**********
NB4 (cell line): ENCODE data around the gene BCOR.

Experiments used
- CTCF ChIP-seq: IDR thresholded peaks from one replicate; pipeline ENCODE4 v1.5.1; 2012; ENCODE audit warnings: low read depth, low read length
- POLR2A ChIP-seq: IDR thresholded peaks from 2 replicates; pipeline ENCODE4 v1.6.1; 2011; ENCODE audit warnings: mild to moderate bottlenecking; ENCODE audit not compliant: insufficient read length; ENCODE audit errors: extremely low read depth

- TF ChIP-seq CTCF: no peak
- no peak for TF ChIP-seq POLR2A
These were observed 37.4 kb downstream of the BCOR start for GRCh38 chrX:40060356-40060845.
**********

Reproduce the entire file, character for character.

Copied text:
NB4 (cell line): ENCODE data around the gene BCOR.

Experiments used
- CTCF ChIP-seq: IDR thresholded peaks from one replicate; pipeline ENCODE4 v1.5.1; 2012; ENCODE audit warnings: low read depth, low read length
- POLR2A ChIP-seq: IDR thresholded peaks from 2 replicates; pipeline ENCODE4 v1.6.1; 2011; ENCODE audit warnings: mild to moderate bottlenecking; ENCODE audit not compliant: insufficient read length; ENCODE audit errors: extremely low read depth

- TF ChIP-seq CTCF: no peak
- no peak for TF ChIP-seq POLR2A
These were observed 37.4 kb downstream of the BCOR start for GRCh38 chrX:40060356-40060845.